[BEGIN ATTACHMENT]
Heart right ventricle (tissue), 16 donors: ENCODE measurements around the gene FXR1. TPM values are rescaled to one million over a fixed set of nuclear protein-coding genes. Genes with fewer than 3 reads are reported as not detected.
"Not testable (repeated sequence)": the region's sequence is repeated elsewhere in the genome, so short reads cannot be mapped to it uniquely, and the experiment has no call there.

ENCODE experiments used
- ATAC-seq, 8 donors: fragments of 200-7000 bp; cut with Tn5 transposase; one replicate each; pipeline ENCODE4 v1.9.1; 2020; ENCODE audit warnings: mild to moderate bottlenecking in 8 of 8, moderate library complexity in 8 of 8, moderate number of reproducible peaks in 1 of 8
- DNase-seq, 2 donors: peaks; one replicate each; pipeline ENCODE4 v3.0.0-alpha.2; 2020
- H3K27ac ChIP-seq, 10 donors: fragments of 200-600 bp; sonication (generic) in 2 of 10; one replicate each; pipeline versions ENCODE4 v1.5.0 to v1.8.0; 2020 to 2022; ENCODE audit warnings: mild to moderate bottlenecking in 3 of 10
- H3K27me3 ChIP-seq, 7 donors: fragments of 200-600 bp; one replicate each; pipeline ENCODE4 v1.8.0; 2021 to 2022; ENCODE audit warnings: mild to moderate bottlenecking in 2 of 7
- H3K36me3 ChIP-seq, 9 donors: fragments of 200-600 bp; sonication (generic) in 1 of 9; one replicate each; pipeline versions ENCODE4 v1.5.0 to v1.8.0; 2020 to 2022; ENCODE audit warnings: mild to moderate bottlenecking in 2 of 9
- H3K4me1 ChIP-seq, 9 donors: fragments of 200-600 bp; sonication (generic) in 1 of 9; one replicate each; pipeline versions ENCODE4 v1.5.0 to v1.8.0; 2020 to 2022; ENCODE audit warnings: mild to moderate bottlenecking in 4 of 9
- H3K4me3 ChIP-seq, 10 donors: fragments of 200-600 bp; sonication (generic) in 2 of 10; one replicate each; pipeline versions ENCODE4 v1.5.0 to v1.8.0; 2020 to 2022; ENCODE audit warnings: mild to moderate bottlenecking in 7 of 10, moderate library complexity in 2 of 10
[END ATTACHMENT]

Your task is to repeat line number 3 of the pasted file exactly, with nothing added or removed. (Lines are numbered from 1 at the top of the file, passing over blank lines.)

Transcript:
ENCODE experiments used